Keeping government in the sunshine is not a left or right issue or a partisan matter. For proof, look to the Open Government Traveling Show making its way around Wisconsin. To present 90-minute programs on the open records law, the Wisconsin Freedom of Information Council and the Madison chapter of the Society of Professional Journalists are joining with the liberal Wisconsin Democracy Campaign and the Center for Media and Democracy and the conservative MacIver Institute for Public Policy and the Wisconsin Institute for Law and Liberty.

Representatives of those groups, as well as Madison attorney April Barker, are traveling March 15–17 to La Crosse, Eau Claire, Wausau, Green Bay, Appleton, Sheboygan, Waukesha and Janesville to talk about the freedom of information and protecting public access to government records. The Wisconsin Center for Investigative Journalism also is involved.

In Wisconsin, we’re fighting to protect our laws from an administration that’s shown a blatant disregard for the public’s right to know.

We united last summer to defeat an overhaul of the state public records law, dodging a sneak attack on open government that Republicans launched as we celebrated the country’s independence.

Yet, we must remain vigilant because attacks on open government continue in Wisconsin.

Remember, every citizen in our participatory democracy has an inherent right to access government meetings and public records. Open and accessible government is vital to establishing and maintaining the people’s trust and confidence in lawmakers and other elected officials. Without such knowledge, the people are powerless.

For Sunshine Week, we encourage you to share a pledge with your elected officials and appointed clerks who keep government records:

  • Government meetings must be properly promoted and open to the public.
  • Government agencies or departments must accept, as a minimum, information requests by phone, mail, over the counter or online.
  • Information requests must be responded to promptly.
  • Government departments and agencies must keep a log of information requests.
  • Governments must post on-site and online records that are likely to be the subject of repeated requests, including contracts that exceed $5,000.

Sunshine Week is for all of us to celebrate. Catch some rays.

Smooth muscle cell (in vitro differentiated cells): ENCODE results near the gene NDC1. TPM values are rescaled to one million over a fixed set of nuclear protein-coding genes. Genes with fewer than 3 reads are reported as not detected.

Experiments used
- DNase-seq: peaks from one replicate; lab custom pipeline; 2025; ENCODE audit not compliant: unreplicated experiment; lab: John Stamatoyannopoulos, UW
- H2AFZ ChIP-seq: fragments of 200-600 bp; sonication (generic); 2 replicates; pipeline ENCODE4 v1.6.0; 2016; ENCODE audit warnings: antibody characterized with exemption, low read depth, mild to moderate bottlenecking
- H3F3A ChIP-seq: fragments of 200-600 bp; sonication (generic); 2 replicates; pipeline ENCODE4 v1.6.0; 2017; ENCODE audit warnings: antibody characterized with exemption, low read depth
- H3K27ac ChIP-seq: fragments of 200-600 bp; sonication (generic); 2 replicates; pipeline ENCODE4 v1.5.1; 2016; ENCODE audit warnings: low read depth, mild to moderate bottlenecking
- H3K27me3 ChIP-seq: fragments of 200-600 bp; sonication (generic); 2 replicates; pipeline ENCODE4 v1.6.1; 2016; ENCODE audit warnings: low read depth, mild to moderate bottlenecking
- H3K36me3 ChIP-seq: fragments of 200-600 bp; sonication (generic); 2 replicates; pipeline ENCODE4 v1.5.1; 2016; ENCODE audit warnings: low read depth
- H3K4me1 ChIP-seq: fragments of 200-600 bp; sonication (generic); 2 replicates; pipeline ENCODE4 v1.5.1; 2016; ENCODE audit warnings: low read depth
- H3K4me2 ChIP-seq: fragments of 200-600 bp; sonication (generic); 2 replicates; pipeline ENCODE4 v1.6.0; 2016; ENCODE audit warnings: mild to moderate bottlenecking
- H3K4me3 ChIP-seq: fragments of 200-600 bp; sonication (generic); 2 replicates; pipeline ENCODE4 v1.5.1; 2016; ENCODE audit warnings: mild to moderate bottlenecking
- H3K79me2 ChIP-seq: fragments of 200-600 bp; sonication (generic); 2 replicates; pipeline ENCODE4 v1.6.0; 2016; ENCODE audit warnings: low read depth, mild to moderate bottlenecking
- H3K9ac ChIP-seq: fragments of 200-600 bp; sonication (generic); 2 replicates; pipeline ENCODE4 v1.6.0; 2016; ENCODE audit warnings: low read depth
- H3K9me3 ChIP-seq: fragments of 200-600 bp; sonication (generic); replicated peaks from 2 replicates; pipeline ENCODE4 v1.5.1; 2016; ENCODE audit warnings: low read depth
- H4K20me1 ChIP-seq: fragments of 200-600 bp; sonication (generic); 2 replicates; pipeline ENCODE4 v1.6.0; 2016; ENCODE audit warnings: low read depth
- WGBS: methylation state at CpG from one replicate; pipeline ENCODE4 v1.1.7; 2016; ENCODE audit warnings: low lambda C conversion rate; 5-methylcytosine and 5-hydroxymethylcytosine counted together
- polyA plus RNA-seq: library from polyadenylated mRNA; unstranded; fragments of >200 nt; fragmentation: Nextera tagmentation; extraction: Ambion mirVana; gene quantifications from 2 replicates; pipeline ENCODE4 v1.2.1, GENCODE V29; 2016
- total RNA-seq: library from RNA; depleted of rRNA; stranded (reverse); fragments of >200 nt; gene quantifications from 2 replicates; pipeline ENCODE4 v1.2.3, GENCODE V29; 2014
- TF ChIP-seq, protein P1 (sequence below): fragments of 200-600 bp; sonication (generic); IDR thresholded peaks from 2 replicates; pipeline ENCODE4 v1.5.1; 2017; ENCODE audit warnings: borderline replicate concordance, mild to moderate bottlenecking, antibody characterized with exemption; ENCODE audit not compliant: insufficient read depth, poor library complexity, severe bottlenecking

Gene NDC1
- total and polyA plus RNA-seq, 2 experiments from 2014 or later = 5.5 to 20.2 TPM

Aid for wrongfully convicted could make open records problem

A bill that would increase compensation for people wrongly convicted of crimes has open records advocates worried over what it would do to court records.

The bipartisan bill from Rep. Dale Kooyenga, R-Brookfield, and Rep. Gary Hebl, D-Sun Prairie, would help the wrongly convicted with up to $50,000 per year spent behind bars, plus transitional services and access to state health insurance.

Another provision requires a court to seal all records related to the conviction if it’s requested by the person freed. Open records advocates say that would make it hard to examine the case to figure out where it went wrong.

“Do we really want to hide from public view the court file in cases where an injustice was done by the justice system?” said Wisconsin Freedom of Information Council president Bill Lueders.

Lueders pointed to the recent “Making a Murderer” Netflix documentary series about Manitowoc County native Steven Avery, who served 18 years in prison for sexual assault before he was exonerated. A few years after his release, Avery was sentenced to life in prison for the 2005 death of photographer Teresa Halbach. Under the current bill, Lueders said, much of the information about how the sexual assault case was handled would not have been public, giving Avery sole discretion on what to divulge.

“Sealing it all up conceals not only the fact that it happened, but also the misconduct that occurred in the case,” said Madison media law attorney Robert Dreps.

Hebl said he’s a strong supporter of open records and transparency, but in the case of people who were wrongly convicted, the records can hurt their chances to remake their lives.

“The fact that they’ve gone through this horrible travesty of judgment and spent so much time in prison for something they didn’t do, I think it’s incumbent upon us to give them some reasonable rights,” Hebl said.

The state Assembly passed the bill unanimously Tuesday and the Senate could take it up this week.

Lueders is pushing for the Senate to remove or amend the language on records. Hebl said he hasn’t heard from any legislators interested in doing that.

Hebl noted defendants could share their records with the public or with media if they want, but Dreps said giving that right only to defendants raises First Amendment concerns.

“I don’t sacrifice my constitutional rights to a defendant’s whim,” Dreps said.

He instead suggested attaching a note to any court records or online records when a case is overturned. Lueders said for most of those, shielding information won’t help with the reputation of the person involved. Many are high-profile cases with extensive media coverage that would still live online.

“You’re not going to make it go away by hiding certain court records,” Lueders said.

Concerns linger over ‘transitory’ records in Wisconsin

The last six months have been a roller coaster for Wisconsin’s open records law. After the Legislature’s failed attack on the law over the Independence Day holiday, August brought a new threat.

A little-known state board expanded the definition of “transitory records,” which can be immediately destroyed. Once this action was revealed, there was an impressive outcry from the public and that change was dialed back last month. But there is still cause for concern.